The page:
Nicki Minaj – Queen (Deluxe Edition) (2018) [FLAC 24 bit, 48 kHz]

Nicki Minaj - Queen (Deluxe Edition) (2018) [FLAC 24 bit, 48 kHz] Download

Artist: Nicki Minaj
Album: Queen (Deluxe Edition)
Genre: Rap, Hip-Hop
Release Date: 2018
Audio Format:: FLAC (tracks) 24 bit, 48 kHz
Duration: 01:10:26
Total Tracks: 20
Total Size: 872 MB


1-1. Nicki Minaj – Ganja Burn (04:54)
1-2. Nicki Minaj & Labrinth – Majesty (feat. Eminem) (04:55)
1-3. Nicki Minaj – Barbie Dreams (04:39)
1-4. Nicki Minaj – Rich Sex (feat. Lil Wayne) (03:12)
1-5. Nicki Minaj – Hard White (03:13)
1-6. Nicki Minaj – Bed (feat. Ariana Grande) (03:09)
1-7. Nicki Minaj – Thought I Knew You (feat. The Weeknd) (03:18)
1-8. Nicki Minaj – Run & Hide (02:34)
1-9. Nicki Minaj – Chun Swae (feat. Swae Lee) (06:10)
1-10. Nicki Minaj – Chun-Li (03:11)
1-11. Nicki Minaj – LLC (03:41)
1-12. Nicki Minaj – Good Form (03:19)
1-13. Nicki Minaj – Nip Tuck (03:27)
1-14. Nicki Minaj – 2 Lit 2 Late Interlude (00:55)
1-15. Nicki Minaj – Come See About Me (04:06)
1-16. Nicki Minaj – Sir (feat. Future) (03:44)
1-17. Nicki Minaj – Miami (03:10)
1-18. Nicki Minaj – Coco Chanel (feat. Foxy Brown) (03:44)
1-19. Nicki Minaj – Inspirations Outro (00:58)
1-20. Nicki Minaj – Good Form (feat. Lil Wayne) (03:57)


To reign over the charts, the critics, and the streets, a hip-hop star with pop ambitions must be everything to everyone while holding on tight to their identity. This balancing act is especially unforgiving for women, and Nicki Minaj has contended with these double standards and sky-high expectations for over a decade. Her biggest chart successes have come with songs like 2014’s bawdy “Anaconda,” and the effervescent “Super Bass” from her 2010 debut, but there are still incessant calls for some combination of the take-no-prisoners snarl of her breakout verse on “Monster” and serious art made up of reflection and maturity. But with Queen, Nicki jettisons all the industry madness, drowns out the noise, and creates rap the way she believes it should sound.Due to hip-hop’s sexist, one-at-a-time cap on women dominating the genre, this is the first time Nicki has ever released an album with another commercially successful woman also climbing rap’s ranks. And whatever pressure whether real or spectator-projected is there, she rises to the occasion with Queen, her most rap-oriented full-length to date. Never lacking for charisma and attitude, her flows and cadences are a whirlwind of husky aggression and bouncing animation. She sends shots in every direction (“Don’t duck if it don’t apply,” she sneers on one track) with the confidence of a woman holding court in a kingdom she conquered. From Michael Jackson to Sizzla to Patti Labelle, she drops so many names and references that someone could get a halfway decent music (fashion and sports too) lesson if they Googled them all. They spill out as both venerating homages and a testament to her high-powered lifestyle.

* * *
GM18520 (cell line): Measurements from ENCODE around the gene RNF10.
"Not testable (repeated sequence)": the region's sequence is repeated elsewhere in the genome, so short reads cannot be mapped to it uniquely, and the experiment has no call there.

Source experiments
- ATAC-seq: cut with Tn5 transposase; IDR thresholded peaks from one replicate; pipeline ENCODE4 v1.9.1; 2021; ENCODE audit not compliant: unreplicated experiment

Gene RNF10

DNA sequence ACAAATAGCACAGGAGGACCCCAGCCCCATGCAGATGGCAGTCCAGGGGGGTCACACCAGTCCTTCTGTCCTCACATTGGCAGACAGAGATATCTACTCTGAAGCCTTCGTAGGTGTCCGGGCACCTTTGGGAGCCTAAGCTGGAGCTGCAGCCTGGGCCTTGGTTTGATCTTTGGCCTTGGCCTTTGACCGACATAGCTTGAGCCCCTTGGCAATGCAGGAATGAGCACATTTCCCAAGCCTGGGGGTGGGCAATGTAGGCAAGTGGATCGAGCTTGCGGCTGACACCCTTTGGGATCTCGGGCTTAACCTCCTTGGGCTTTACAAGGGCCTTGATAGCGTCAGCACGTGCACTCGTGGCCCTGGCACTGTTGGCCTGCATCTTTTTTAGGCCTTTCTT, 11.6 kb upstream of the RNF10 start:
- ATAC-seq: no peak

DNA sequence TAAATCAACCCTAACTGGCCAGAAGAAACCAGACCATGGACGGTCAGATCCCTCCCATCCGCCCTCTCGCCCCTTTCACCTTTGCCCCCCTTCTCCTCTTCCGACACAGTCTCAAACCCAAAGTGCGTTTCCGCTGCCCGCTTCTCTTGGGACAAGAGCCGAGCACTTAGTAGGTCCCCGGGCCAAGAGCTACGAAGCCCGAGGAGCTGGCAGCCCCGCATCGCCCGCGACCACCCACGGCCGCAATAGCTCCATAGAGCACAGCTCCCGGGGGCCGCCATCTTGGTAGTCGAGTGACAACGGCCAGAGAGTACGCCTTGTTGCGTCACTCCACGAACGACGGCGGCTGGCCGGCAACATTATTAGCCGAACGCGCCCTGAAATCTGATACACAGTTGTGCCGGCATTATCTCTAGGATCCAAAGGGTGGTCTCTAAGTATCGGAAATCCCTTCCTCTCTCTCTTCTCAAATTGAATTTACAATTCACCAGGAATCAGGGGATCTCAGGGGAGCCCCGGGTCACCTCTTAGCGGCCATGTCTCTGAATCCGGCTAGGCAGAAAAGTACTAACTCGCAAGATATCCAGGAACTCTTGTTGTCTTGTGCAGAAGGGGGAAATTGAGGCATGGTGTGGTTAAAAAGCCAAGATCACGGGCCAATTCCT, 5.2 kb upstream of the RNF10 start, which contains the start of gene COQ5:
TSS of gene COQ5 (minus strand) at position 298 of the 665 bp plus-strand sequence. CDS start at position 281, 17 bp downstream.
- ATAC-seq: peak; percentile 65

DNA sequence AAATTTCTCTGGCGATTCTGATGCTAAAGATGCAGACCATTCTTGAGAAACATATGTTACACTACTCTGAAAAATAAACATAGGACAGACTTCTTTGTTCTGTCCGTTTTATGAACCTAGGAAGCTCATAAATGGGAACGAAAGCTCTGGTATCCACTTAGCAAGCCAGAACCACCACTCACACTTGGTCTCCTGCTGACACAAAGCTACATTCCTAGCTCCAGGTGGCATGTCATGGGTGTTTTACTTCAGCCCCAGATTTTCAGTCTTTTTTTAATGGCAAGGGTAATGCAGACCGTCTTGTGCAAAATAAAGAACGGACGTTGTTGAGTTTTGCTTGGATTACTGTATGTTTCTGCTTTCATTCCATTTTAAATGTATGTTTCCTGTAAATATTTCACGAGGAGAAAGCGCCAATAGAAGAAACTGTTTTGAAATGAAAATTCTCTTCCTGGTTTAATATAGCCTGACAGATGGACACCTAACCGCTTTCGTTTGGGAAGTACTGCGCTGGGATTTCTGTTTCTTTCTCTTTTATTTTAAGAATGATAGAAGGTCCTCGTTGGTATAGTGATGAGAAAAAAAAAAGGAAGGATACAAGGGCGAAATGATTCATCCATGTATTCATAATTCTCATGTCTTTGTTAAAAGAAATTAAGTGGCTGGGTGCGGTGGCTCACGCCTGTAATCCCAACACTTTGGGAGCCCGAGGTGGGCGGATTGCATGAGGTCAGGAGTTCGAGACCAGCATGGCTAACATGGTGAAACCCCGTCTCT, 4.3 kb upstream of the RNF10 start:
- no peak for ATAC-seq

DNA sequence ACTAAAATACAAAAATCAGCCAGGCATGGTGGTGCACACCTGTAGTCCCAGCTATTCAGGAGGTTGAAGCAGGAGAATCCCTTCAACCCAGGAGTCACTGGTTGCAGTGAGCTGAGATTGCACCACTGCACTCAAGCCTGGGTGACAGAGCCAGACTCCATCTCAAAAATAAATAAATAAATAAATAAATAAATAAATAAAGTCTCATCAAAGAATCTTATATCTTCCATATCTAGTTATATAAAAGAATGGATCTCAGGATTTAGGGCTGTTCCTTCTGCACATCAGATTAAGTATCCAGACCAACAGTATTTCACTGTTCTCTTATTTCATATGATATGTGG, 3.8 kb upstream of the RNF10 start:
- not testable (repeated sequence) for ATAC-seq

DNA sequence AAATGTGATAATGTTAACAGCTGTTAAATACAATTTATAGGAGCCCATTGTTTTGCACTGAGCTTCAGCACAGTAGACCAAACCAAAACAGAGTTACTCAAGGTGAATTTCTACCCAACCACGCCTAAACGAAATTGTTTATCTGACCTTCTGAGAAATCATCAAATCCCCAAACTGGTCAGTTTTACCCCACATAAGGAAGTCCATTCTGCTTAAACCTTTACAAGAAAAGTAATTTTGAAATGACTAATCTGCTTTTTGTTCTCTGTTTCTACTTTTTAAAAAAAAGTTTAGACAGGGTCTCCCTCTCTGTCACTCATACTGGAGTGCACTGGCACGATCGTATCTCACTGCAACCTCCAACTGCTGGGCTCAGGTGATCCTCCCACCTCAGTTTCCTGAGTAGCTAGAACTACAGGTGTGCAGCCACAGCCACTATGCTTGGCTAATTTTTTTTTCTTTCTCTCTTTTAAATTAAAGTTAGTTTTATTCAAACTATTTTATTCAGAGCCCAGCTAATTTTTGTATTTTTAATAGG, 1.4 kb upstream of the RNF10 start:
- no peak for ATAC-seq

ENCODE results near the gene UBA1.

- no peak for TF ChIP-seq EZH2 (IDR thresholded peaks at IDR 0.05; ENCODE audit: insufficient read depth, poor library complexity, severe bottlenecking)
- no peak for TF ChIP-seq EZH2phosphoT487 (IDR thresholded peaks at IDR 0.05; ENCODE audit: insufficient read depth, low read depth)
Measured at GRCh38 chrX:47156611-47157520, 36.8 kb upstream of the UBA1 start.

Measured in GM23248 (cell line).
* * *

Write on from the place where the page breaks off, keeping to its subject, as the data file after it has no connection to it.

With the album’s contentious rollout, marred by social media drama and middling singles, Nicki really buried the two big ledes here. “Barbie Dreams,” which adapts Notorious B.I.G.’s “Just Playing (Dreams)” and updates Nicki’s own “Dreams 07” cut from her 2007 mixtape Playtime Is Over, is a flamethrowing pink slip delivered with a wink. Positioning some of rap’s biggest names in her crosshairs, she playfully jabs at her peers, turning their reputations into reasons they won’t be seeing her in the bedroom. It highlights the kind of quick wit and humor that earned her the spotlight to begin with. And in a proud display of her Caribbean background, she enlists fellow Trini-rhymer Foxy Brown for the patois-flavored “Coco Chanel.” The two share a magnetic synergy as they trade verses over a dancehall production that interpolates the classic Showtime Riddim. The cross-generational collaboration is significant particularly for Nicki, who is rarely caught on wax with other female rappers and considers Brown an idol.

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